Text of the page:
Dominican Republic: Working in Schools and Orphanages
Posted Wednesday, October 26, 2011 in Summer Enrichment.
I spent eight weeks in the Dominican Republic, working with Kids Alive, a humanitarian organization that builds schools and orphanages around the world for at-risk children. I began my work in the village of Constanza, a city high in the mountains of the Dominican Republic that has some wealth and some great poverty. There is a lot of agriculture, a little bit of tourism, and some fairly developed sections; however, there are also many poor neighborhoods where families live in tin shacks that are about twice the size of my dorm room.
After 1 1/2 weeks, I moved to Caraballo, a small village located about three miles down a very bumpy dirt road from the nearest town, Montellano, that consists mostly of a housing project. This village is surrounded by sugar cane fields where people used to harvest cane for a sugar refinery in Montellano that shut down a year after it was opened… The village is best described in three parts. The biggest part is a housing project, which consists of about 200 homes, about a third the size of a trailer home, for those who could not afford rent and for Haitian refugees. I could be mistaken, but I think the idea was that the poor could come to Caraballo, harvest sugar cane, get back on their feet, and move to a better place—but then the refinery shut down. The second largest part, a Batey, is where the company that built the sugar refinery built many rooms for Haitian men to come work sugar cane fields and send money back to their families. But, now that there is no work, these men have brought their whole families over to live in rooms the size of a car. The third largest part is the richest one, which consists almost exclusively of Dominicans who live in houses about the size of a trailer home. Most of them have jobs and, compared to the rest of the village, they have a great standard of living.
I worked in the Kids Alive School in Caraballo, which takes in a little over 200 of the estimated 600 school age kids in the village. The school has 1st-8th grade classes, and during the summer we taught the students the Bible, African Geography, and Math. The school has a cafeteria, a kitchen, about seven classrooms, an office, a basketball court, a playground, and a large field for the kids to play in at recess. The children who come to class are given at least one meal each school day. I helped two of the teachers with a 4th grade class in the morning and a 7th grade class in the afternoon, mostly handing out supplies and acting as entertainment—though I did teach a little bit of math some days. Two other girl teaching interns and I stayed in a house in the richer part of the village, so after school on some days we would try to play with the kids around us or visit with neighbors. This experience was very difficult and stretching at times; but, looking back on it, I am glad I went and I hope I was able to help the children there in some way.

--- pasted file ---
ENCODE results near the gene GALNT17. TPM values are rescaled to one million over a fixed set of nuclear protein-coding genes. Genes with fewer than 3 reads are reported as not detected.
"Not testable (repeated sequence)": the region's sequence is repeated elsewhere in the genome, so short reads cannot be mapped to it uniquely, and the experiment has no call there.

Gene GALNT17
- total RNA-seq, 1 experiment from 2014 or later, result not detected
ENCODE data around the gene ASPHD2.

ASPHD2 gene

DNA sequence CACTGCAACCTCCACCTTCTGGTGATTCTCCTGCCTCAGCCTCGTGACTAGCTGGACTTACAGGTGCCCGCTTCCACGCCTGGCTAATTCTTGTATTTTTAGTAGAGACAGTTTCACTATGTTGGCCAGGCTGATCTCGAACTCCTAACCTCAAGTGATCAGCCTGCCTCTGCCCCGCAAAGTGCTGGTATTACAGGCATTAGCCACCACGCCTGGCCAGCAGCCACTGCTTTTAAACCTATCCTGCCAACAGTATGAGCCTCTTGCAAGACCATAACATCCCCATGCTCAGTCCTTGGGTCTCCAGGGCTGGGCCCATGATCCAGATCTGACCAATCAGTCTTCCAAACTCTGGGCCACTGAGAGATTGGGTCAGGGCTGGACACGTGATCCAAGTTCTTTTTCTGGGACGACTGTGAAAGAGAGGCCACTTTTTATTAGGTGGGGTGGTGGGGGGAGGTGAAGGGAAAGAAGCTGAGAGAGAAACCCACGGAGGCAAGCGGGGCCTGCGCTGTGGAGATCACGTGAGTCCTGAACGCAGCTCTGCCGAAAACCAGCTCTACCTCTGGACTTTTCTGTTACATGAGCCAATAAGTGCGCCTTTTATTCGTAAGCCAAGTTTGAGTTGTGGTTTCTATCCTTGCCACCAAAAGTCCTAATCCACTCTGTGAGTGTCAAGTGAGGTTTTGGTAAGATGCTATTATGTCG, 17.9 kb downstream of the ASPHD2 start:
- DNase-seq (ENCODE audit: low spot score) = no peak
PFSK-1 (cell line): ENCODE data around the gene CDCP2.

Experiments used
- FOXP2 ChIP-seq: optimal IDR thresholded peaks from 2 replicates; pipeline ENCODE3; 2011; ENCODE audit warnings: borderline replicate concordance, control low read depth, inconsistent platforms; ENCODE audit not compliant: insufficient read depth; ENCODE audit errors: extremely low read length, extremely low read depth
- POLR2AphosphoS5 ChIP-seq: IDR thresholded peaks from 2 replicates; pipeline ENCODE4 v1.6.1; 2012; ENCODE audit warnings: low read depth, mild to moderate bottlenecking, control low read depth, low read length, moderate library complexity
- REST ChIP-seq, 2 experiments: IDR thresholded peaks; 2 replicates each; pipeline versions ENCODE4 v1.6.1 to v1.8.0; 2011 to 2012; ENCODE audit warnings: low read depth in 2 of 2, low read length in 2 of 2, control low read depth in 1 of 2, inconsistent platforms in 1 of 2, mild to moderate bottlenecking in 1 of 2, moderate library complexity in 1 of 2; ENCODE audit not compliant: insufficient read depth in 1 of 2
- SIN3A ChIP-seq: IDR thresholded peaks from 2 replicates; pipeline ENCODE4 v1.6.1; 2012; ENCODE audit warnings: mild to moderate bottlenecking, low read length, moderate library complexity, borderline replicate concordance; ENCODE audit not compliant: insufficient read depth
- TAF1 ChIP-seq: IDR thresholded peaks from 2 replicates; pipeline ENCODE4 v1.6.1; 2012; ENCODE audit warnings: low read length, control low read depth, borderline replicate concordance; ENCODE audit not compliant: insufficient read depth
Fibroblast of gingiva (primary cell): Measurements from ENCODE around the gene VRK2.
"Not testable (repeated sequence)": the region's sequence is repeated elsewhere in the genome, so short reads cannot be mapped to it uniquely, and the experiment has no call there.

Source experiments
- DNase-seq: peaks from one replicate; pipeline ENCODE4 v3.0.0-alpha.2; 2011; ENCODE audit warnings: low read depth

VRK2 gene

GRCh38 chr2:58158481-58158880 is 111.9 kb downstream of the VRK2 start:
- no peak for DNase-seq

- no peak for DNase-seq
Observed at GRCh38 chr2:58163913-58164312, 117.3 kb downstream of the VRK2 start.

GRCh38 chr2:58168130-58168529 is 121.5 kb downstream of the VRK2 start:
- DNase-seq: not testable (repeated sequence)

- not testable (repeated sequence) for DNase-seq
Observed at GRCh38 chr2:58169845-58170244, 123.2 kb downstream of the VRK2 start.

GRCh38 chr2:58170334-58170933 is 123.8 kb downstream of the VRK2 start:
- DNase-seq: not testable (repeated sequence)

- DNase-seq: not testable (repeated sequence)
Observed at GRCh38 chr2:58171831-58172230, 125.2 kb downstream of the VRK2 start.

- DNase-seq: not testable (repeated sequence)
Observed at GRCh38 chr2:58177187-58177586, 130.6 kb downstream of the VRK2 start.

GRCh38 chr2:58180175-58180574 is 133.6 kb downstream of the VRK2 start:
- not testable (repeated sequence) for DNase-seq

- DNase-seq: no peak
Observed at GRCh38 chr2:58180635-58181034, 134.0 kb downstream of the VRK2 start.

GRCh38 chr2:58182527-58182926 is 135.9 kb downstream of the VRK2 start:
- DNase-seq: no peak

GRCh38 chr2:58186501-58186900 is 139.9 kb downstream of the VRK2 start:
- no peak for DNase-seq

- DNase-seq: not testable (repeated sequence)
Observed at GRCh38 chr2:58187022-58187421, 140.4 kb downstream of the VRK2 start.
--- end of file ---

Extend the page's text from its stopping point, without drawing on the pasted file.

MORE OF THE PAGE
Of the myriad of options available, why did this particular experience appeal to you? When I was first looking for opportunities to use my scholarship, I decided that I would like to do some sort of volunteer work to help people in need somewhere around the globe. A friend at school told me that she had a great time interning with Kids Alive the summer before, so I looked into their program. Kids Alive runs schools and orphanages around the globe to help at risk children, and their internship offered me the chance to work with these kids firsthand for the summer. I used to work at a daycare, and I like to think I do pretty well with kids; plus I really like to play pick up sports, which is about all that the kids in the Dominican Republic did. I also took three years of Spanish in high school and figured I would be able to quickly pick up enough Spanish to communicate on a basic level with those I met. As a Christian, it is my responsibility to help others, and I saw this experience as a great way to do that. Plus, I have only traveled other places around the world for a week or so at the time and I felt that this longer trip would give me a better view of a different culture, and thus the entire world.